This article discusses the process of laying and gluing veneer plywood. The article examines the effects of log diameter, geometry, and roughness on bonding quality and net recovery of marketable veneer. It also discusses the factors that affect the recovery of marketable veneer from log volume. It concludes with an overview of some of the available options. This article focuses on the most important factors that should be taken into account when reducing manufacturing costs in veneer plywood.
Process of laying and gluing veneer plywood
The assembly process begins with the gluing of veneer pieces to form a plywood sheet. This process is often done by hand or semi-automatically. For a three-ply plywood sheet, the back veneer is laid flat, run through a glue spreader, and then short pieces of core veneer are laid crossways on top of the glued back. The veneer sheet is then stacked on top of other sheets waiting to be pressed.
The process of laying and gluing veneer plywood is the most common form of manufactured wood panel. Veneers are thin slices of wood, typically less than one eighth-inch thick, and are glued together with the grain running at right angles. It is a lightweight, inexpensive alternative to other types of wood. The face veneer does not have to be prepared, but poorly made plywood may split or peel.
After the veneers are glued, the panels are assembled in hot presses. Glue types are dependent on the type of plywood being manufactured. Exterior-use plywood requires phenol-formaldehyde resin, while interior-use plywood is made from urea-formaldehyde. Once the veneers are glued, the panels are stacked and allowed to cool. Plywood can range in thickness from three millimetres for all-veneer panels to thirty millimeters for lumber-core plywood.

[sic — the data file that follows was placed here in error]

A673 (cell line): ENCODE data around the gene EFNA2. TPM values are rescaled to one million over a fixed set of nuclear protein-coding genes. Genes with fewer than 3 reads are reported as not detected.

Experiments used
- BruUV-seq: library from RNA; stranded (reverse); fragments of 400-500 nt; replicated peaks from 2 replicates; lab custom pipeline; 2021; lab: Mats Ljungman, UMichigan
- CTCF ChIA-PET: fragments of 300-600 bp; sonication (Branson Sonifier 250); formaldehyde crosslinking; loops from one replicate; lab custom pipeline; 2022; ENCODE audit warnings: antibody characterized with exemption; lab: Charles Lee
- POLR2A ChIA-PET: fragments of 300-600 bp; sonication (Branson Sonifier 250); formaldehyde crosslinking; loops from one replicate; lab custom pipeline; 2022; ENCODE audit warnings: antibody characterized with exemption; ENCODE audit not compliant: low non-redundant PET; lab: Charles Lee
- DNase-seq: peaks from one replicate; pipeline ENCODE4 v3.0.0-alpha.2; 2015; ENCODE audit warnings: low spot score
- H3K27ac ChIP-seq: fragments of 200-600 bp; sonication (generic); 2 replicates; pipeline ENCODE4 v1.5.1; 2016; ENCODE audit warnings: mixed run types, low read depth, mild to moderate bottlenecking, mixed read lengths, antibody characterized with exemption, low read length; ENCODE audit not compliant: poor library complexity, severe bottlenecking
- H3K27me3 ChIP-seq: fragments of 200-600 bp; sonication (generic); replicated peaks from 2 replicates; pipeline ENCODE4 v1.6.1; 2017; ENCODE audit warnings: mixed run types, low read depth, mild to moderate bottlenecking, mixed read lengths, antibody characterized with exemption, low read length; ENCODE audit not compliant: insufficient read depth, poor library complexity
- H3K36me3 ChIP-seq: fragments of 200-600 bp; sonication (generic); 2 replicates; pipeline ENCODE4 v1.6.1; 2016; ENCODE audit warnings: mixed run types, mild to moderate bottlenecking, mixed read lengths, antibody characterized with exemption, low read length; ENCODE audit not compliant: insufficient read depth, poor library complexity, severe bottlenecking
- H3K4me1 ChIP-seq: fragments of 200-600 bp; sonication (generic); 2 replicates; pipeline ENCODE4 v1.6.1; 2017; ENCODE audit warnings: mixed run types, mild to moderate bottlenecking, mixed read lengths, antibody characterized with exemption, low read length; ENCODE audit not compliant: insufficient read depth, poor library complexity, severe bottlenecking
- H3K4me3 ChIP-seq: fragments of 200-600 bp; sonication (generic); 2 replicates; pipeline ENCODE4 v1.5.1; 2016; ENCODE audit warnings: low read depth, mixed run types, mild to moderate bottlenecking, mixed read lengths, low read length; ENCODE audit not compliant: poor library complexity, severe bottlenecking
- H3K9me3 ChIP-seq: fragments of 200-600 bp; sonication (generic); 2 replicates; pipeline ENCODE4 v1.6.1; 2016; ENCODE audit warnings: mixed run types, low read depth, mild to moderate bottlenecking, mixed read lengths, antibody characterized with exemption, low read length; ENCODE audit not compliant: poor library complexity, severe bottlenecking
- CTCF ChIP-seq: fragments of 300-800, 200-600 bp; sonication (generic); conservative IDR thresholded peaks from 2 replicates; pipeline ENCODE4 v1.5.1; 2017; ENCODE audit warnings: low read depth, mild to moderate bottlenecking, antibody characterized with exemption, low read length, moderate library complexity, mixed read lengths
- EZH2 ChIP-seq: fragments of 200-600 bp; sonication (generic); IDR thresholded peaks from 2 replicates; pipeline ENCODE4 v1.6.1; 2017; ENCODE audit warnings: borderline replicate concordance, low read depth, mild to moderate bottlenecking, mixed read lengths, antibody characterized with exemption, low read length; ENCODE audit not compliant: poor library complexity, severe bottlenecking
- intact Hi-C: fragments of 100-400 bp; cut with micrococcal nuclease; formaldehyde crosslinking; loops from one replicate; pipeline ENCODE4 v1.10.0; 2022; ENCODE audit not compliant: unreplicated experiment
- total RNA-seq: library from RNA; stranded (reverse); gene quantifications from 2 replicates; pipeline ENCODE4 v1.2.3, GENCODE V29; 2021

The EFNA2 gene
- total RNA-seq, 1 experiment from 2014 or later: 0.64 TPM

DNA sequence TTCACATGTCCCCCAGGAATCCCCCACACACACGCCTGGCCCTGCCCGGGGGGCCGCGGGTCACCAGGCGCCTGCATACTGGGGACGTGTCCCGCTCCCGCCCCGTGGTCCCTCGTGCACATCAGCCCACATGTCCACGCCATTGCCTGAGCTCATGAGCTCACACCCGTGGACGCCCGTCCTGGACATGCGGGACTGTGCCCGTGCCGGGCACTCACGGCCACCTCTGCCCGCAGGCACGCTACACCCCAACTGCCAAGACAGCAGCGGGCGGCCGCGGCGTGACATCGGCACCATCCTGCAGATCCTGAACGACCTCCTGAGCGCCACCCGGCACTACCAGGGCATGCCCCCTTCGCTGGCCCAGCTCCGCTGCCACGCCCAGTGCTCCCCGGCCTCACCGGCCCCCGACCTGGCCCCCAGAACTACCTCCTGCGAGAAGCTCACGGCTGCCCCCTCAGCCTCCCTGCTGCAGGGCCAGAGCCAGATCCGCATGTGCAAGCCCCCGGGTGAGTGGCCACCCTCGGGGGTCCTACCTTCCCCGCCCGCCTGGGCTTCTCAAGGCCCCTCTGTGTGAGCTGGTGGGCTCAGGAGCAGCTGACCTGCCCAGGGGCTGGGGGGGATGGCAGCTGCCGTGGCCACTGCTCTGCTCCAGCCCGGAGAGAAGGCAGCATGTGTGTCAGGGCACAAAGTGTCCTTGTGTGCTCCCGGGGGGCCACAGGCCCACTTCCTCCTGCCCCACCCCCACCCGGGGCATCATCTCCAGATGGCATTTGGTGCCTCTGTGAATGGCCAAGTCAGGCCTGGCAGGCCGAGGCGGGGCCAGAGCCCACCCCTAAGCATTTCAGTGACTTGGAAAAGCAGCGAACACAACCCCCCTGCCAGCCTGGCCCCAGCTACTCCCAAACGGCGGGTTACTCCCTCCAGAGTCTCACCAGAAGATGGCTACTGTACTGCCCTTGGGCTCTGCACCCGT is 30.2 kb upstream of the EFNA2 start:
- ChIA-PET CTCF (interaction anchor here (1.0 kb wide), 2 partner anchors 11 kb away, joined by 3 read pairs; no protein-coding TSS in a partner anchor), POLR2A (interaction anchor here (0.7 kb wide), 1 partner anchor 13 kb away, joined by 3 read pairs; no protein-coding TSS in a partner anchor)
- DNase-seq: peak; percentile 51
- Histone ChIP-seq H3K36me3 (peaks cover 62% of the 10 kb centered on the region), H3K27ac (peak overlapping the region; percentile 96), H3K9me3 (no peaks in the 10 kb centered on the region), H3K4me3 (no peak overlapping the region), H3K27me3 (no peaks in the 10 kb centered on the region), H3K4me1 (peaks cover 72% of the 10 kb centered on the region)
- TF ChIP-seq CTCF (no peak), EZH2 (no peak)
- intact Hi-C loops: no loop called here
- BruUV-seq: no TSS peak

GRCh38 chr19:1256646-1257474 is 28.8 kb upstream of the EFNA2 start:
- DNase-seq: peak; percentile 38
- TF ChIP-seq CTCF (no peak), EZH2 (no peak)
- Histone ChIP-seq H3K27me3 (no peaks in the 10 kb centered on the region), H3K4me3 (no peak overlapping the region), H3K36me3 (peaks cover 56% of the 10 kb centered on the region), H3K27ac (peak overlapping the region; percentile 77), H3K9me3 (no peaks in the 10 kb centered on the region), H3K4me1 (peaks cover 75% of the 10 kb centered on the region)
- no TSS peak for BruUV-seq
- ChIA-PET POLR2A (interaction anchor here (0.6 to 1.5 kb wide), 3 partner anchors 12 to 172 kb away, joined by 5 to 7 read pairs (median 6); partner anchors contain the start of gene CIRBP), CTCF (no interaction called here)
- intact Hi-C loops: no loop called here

Proper veneer drying is the key to a successful product. The proper pre-sorting process is the foundation for a successful veneer drying process. By optimizing the drying process, manufacturers can reduce manufacturing costs and improve product quality. For example, it is possible to produce veneer plywood with less glue and a more consistent quality. The ideal end moisture content varies depending on the type of wood and the final product. Proper drying results come from optimizing process control and measurement.
Effects of pressure and time of pressing on bonding quality
The paper discusses the effects of pressure and time on the bonding quality of veneer plywood. The study was based on laminated veneer lumbers manufactured from sliced half-round I-214 hybrid poplar clone veneers using MUF adhesives. The thickness of the glue line was found to increase with increased press pressure while its specific gravity and GLT decreased with decreased pressure. The optimum press pressure was identified as 10 kg cm-2 and significant linear correlations were found between GLT and mechanical properties.
The three-layer samples of veneer plywood were made using a laboratory hydraulic press heated to 150 deg C. Pressure and time of pressing were varied, and veneer sheets were laid loosely or tightly. A hand roller spreader was used to apply adhesive to one side of each uneven ply. The results showed that the PF resin modified with ethyl malonate produced plywood with high mechanical properties and good bonding quality. The resulting plywood also reduced the pressing temperature by 20 degC.